Danielle Reed, an alumnus of the undergraduate and graduate speech-language pathology programs at Missouri State University, has a heart for helping others. An internship in high school introduced her to a speech-language pathologist who assisted a young woman living with cerebral palsy. Watching how the augmented communication device allowed the student to communicate inspired Reed to pursue a career in speech-language pathology where she now works as a registered SLP for an elementary school outside Kansas City.
“In the elementary school setting, I provide speech and language therapy to students with a wide range of communication difficulties,” says Reed. “My early intervention and private therapy clients also receive speech, language, swallowing and assistive technology therapies, dependent upon their needs.”
Working with patients who have communication or swallowing issues encourages Reed because she sees the daily progress. Additionally, working in the field of communication sciences and disorders, Reed helps individuals with some of the most important facets of life, like communication, feeding, hearing and cognition.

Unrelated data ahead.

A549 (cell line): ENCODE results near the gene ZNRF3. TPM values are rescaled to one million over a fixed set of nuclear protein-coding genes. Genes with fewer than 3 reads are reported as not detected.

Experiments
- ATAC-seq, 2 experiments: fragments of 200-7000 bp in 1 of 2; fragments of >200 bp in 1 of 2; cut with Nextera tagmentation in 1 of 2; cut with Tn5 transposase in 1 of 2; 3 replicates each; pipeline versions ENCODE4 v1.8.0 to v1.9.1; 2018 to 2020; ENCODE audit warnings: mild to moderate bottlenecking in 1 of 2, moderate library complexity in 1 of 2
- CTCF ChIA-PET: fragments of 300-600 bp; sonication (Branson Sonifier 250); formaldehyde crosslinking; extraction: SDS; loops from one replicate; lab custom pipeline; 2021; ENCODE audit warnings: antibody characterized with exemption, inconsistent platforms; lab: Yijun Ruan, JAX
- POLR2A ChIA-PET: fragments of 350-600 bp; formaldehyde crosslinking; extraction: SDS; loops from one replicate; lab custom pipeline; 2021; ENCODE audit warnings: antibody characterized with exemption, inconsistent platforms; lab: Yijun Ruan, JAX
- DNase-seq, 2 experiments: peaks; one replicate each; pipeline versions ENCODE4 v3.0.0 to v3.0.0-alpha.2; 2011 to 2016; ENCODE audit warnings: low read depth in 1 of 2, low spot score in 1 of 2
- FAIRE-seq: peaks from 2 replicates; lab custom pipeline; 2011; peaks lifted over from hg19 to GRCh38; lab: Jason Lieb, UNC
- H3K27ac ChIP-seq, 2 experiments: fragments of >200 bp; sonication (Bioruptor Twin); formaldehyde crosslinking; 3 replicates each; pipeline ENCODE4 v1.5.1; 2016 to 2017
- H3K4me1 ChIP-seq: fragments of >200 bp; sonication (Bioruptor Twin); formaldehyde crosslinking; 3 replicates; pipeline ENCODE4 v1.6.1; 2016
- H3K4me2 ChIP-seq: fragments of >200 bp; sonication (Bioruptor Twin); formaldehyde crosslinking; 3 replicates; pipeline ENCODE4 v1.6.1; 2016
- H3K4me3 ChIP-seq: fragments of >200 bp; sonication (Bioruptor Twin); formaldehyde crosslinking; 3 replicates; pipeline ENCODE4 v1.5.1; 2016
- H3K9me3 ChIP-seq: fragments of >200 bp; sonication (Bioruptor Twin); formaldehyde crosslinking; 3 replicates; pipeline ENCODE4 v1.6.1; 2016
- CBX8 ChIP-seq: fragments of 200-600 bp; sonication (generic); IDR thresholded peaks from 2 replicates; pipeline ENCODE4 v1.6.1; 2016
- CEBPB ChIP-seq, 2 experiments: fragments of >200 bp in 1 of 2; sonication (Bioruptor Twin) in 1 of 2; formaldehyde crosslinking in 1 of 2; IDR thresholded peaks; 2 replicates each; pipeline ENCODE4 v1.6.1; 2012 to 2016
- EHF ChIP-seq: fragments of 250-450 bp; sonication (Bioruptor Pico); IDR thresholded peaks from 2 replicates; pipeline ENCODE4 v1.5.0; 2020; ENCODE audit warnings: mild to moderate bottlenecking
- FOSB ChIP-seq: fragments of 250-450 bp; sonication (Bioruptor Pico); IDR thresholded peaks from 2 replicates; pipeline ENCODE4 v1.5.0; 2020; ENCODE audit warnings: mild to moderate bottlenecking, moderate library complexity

“We rely heavily on cognition and communication to be successful in our education, work, relationships and daily life,” says Reed. “If a person has difficulty communicating, their quality of life can be negatively impacted. “
Reed also found she has a passion for creating and sharing materials and resources. Through blogging and social media, Reed shares valuable information with speech-language pathologists and parents of children with language and speech difficulties.
“Sharing and creating materials for my students and sharing with others has inspired me to work to make therapy an enjoyable experience for both clinicians and those that we work with,” says Reed. “My work in this area of blogging and social media has also afforded me the opportunity to network with speech-language pathologists across the nation and world to provide the best therapy possible.”
Reed has learned that through the power of social media she can reach a different audience and help even more people.
“I never thought that I would be one to blog and, until recently, did not realize the power of sharing information through that medium,” said Reed. “However, it has allowed me to be creative, make therapy fun and effective for my students, and help other SLPs to do the same.”